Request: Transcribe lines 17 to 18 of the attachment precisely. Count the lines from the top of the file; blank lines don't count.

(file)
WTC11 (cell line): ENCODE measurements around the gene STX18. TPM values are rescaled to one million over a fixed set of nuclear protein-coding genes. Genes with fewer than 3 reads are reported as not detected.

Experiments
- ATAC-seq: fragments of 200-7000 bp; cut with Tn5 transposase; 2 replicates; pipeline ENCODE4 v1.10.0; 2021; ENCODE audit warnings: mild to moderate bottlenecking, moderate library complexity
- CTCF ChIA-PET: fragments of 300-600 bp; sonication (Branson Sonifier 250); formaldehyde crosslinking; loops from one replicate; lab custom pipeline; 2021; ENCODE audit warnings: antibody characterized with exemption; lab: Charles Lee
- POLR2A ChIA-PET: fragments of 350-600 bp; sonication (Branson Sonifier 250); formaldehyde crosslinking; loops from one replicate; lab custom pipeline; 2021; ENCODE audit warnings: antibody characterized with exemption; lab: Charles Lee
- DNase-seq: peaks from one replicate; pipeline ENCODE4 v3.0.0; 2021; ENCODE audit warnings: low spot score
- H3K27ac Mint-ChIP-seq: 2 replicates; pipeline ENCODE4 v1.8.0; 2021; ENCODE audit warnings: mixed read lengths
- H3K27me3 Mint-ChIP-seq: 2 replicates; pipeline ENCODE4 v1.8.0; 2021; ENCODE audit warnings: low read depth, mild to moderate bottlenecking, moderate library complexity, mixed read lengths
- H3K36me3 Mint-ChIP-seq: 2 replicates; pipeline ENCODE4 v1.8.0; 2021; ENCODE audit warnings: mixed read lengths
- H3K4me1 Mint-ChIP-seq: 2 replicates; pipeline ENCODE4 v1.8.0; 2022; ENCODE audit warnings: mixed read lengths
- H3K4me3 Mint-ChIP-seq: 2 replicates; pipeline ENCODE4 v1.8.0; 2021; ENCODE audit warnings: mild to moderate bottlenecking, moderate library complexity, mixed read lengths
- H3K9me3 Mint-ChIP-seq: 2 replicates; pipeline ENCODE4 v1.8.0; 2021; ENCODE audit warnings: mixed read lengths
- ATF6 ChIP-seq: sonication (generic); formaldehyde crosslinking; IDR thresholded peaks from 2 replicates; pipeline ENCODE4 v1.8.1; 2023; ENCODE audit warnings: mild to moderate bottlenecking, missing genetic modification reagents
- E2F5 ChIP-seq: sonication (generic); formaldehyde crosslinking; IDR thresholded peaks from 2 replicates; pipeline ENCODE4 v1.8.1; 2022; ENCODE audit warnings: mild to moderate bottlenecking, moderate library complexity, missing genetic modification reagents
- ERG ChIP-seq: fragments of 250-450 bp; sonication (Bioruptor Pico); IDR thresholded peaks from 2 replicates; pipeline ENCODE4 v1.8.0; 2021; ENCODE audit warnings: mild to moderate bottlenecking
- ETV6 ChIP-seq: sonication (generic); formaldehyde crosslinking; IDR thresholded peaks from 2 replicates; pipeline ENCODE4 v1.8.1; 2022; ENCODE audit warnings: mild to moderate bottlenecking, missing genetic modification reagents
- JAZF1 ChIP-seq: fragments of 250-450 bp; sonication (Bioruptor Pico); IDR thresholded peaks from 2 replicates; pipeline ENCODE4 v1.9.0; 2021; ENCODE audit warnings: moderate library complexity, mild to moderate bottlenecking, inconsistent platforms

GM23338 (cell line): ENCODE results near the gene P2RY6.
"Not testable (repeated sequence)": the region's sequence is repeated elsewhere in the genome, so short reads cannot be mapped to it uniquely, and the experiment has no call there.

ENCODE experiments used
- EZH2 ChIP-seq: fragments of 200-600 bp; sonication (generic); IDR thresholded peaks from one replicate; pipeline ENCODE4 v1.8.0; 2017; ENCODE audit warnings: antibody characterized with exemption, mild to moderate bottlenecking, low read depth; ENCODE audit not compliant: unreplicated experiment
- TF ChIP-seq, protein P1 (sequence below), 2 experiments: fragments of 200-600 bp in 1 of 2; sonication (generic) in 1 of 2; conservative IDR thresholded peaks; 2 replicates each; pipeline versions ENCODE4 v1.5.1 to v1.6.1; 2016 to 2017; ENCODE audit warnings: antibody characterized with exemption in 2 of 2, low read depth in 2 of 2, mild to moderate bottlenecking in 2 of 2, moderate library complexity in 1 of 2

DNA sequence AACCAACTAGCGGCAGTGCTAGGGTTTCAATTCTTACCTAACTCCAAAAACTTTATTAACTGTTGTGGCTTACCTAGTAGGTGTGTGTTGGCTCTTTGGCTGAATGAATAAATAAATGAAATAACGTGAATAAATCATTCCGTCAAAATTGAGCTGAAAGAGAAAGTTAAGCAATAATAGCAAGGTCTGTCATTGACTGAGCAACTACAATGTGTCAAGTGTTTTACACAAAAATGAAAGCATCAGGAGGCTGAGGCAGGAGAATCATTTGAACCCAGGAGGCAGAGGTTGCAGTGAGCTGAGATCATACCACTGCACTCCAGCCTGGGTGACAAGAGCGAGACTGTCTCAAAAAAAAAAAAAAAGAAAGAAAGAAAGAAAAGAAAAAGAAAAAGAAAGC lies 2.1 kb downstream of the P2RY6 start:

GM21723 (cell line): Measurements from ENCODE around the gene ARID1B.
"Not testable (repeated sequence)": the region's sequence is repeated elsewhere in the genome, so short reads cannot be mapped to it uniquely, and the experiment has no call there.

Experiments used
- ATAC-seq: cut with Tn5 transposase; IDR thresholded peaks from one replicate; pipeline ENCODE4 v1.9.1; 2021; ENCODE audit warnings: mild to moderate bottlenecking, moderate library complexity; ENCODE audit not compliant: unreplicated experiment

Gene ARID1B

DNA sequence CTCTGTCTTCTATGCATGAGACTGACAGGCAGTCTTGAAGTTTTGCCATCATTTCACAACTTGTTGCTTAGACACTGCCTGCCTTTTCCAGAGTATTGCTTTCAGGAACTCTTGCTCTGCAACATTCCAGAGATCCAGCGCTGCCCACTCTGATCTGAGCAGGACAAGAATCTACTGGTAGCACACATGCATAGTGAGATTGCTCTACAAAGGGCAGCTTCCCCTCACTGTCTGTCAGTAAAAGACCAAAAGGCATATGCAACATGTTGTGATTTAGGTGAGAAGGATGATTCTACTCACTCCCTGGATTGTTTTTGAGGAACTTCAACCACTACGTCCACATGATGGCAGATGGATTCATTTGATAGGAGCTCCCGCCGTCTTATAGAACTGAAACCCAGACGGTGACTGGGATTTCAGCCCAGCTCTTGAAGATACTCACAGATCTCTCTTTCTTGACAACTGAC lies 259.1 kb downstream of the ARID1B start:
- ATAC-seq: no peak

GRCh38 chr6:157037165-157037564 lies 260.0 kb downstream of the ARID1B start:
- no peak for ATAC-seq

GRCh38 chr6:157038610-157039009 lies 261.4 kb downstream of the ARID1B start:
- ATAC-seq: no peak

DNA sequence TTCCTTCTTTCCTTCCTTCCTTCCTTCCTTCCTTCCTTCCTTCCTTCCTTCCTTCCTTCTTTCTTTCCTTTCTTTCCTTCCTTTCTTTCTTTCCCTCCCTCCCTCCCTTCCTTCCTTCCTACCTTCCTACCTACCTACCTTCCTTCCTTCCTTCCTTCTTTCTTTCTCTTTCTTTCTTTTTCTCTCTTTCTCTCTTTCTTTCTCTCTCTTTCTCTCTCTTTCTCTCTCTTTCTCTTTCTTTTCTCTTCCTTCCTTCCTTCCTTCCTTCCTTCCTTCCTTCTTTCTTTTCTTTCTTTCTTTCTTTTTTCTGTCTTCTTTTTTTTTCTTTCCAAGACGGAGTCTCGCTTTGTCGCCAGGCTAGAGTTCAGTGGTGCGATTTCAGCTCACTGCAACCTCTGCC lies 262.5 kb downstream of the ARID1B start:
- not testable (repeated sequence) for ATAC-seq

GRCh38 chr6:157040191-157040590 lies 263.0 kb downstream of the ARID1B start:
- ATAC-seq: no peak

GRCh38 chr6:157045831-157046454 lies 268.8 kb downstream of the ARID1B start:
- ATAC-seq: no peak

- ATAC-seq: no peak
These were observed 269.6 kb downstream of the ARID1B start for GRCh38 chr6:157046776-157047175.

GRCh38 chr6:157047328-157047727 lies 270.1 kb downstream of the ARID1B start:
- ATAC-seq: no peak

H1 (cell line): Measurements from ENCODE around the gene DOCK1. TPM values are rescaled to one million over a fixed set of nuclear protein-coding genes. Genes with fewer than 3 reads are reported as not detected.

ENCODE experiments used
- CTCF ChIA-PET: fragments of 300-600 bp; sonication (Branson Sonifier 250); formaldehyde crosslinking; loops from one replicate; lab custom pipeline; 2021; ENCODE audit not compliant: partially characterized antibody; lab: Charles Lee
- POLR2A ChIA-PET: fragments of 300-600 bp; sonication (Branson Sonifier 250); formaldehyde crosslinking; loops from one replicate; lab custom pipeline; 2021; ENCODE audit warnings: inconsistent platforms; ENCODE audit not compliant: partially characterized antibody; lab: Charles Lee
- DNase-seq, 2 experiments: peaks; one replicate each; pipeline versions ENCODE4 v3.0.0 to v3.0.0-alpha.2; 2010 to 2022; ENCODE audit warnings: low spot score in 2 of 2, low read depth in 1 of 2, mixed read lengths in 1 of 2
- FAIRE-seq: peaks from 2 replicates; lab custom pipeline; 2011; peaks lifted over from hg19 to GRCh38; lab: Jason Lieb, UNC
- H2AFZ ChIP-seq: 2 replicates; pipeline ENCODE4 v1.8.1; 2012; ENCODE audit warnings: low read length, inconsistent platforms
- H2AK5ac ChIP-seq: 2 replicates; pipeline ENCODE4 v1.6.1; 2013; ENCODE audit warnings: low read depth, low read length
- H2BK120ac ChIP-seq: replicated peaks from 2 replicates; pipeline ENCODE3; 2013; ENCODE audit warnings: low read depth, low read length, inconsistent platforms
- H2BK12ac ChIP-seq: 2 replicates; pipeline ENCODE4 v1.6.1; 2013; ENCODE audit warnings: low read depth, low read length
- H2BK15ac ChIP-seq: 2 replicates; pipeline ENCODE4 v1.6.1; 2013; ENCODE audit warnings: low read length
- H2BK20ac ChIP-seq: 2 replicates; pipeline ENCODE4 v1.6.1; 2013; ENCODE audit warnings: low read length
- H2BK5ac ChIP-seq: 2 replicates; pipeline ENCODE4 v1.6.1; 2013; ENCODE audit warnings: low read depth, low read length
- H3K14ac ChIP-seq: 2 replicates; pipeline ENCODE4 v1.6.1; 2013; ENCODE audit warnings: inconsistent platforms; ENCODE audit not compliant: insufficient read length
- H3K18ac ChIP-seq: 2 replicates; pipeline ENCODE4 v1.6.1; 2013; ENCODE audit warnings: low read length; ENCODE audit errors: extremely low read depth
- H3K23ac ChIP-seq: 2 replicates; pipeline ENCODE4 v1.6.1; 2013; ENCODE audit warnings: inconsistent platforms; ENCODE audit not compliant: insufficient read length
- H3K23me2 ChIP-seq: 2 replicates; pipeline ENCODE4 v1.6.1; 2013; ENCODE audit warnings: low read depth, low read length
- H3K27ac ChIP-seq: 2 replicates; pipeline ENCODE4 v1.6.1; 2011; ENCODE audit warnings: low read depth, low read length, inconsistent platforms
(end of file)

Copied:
- JAZF1 ChIP-seq: fragments of 250-450 bp; sonication (Bioruptor Pico); IDR thresholded peaks from 2 replicates; pipeline ENCODE4 v1.9.0; 2021; ENCODE audit warnings: moderate library complexity, mild to moderate bottlenecking, inconsistent platforms

GM23338 (cell line): ENCODE results near the gene P2RY6.